Density of BrdU-labeled cells (number of BrdU-labeled cells per mm3) in the (A) dentate gyrus and (B) prefrontal cortex of adult male macaques (5 years old) at different survival times after a single injection of BrdU (100 mg/kg). A higher density of BrdU-labeled cells was observed in the dentate gyrus than in the prefrontal cortex at all times. The number of BrdU-labeled cells increased between 2 hours and 2 weeks after BrdU labeling in both brain areas, which suggests expansion of the originally labeled population by mitosis and, potentially, migration of cells into the area. By 9 weeks after BrdU labeling, the number of labeled cells in both structures was substantially diminished, which suggests that many of these new cells ultimately died (*p<0.05 compared with 2 hours, 9 weeks; ANOVA followed by Tukey HSD post hoc comparisons; n=2 monkeys per time point).

Figure 2

Photomicrographs of BrdU-labeled mitotic figures (arrows) in the (A) dentate gyrus and (B) subventricular zone of a 5-year-old male macaque. Cells appear to be in anaphase. Scale bar in (A) equals 5 μm and applies to both frames. The images indicate that that BrdU is incorporated into cells that subsequently divide.

Second, the authors claim that the BrdU-labeled cells migrating from the svz toward the neocortex cannot represent immature neurons, because they cover too great a distance in too little time. They estimate that the new cells move at a rate of 40 to 70 μm per hour, based on the observation that more BrdU-labeled cells are in the neocortex at 1 week than at 2 hours. Most of the BrdU-labeled cells actually remain localized to the white matter at 1 week's time, which in turn suggests that most cells take longer than that to migrate. Even the exaggerated speed of 40 to 70 μm per hour suggested by Nowakowski and Hayes, however, lies within the range of previously reported neuronal migrations. Cerebellar granule cells have been shown to migrate as fast as 70 to 120 μm per hour (3, 4) and olfactory granule cells have been shown to migrate as fast as 70 μm per hour (5). Also, comparisons between our results and neocortical neurons during development may not be relevant because the migratory substrate is likely to differ.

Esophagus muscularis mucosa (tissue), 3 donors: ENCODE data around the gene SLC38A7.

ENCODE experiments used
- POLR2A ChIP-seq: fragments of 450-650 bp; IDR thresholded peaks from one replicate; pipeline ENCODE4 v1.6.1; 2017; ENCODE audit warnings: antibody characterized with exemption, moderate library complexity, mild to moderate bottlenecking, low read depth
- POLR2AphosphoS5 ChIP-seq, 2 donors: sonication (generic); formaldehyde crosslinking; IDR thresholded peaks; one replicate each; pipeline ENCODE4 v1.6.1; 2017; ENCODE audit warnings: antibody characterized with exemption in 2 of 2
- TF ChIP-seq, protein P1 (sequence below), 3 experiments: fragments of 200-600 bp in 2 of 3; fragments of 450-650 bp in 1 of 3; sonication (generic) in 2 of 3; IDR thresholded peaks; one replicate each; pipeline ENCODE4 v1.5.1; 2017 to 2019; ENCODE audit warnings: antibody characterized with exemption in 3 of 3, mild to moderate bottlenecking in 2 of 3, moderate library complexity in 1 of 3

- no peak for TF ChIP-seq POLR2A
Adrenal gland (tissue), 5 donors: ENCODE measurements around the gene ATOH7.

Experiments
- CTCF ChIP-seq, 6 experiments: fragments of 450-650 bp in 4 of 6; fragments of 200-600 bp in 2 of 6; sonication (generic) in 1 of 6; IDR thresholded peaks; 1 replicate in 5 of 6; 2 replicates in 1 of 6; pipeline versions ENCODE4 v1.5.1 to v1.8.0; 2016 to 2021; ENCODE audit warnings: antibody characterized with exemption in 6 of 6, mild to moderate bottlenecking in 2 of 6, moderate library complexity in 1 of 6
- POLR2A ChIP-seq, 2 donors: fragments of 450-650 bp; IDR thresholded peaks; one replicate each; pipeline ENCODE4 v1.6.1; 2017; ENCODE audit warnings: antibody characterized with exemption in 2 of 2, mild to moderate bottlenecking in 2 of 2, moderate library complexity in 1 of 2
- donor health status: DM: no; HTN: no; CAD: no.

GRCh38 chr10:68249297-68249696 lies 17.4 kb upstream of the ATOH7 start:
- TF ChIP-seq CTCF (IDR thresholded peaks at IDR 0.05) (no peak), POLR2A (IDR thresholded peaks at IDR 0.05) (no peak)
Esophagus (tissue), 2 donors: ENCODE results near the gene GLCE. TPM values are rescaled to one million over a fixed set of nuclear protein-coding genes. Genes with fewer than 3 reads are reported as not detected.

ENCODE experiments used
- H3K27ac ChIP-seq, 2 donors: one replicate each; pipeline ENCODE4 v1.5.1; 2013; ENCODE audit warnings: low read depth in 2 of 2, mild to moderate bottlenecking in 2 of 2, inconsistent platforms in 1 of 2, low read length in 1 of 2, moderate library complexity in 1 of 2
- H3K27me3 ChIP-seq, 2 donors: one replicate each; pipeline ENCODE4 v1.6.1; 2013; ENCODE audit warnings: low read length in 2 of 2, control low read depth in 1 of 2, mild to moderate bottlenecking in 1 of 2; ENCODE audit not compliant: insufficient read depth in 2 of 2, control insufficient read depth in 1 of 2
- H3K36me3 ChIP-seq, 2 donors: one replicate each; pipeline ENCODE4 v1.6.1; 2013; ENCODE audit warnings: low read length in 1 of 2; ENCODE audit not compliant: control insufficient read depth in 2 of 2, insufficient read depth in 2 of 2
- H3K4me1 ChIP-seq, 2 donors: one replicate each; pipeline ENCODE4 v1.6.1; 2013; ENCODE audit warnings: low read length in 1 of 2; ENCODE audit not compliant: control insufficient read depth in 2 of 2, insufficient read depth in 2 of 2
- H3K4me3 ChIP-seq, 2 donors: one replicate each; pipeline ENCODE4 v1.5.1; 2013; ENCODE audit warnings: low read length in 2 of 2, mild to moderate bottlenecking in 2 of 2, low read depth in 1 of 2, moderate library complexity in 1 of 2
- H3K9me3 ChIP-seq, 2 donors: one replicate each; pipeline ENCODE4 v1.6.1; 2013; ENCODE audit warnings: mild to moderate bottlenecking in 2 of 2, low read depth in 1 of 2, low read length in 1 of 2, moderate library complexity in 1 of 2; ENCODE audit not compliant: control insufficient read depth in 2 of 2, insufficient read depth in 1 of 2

One additional finding not reported in (1) was our observation of pairs of BrdU-labeled cells with neuronal characteristics in the neocortex. That observation suggests that in situ cell division may occur as well as migration from the svz. These two possibilities are not mutually exclusive: New cells may originate in the svz and continue to divide while migrating and after they reach the neocortex, a possibility compatible with recent observations of progenitor cells with neuronal potential in the rat neocortex (6).

Third, Nowakowski and Hayes maintain that all three markers of mature neurons used in (1), as well as the retrograde tracing method, are inadequate because they can label glia. We are indeed familiar with reports that neuronal markers sometimes label glia, mostly under cell culture conditions (7–9); however, it is unlikely that the expression of three different markers, in combination with retrograde tracing data, would all yield similar evidence. In fact, a number of recent studies, including research on primates (10–12), have accepted coexpression of these neuronal markers by newly generated cells as reasonable evidence that new cells attain a neuronal phenotype.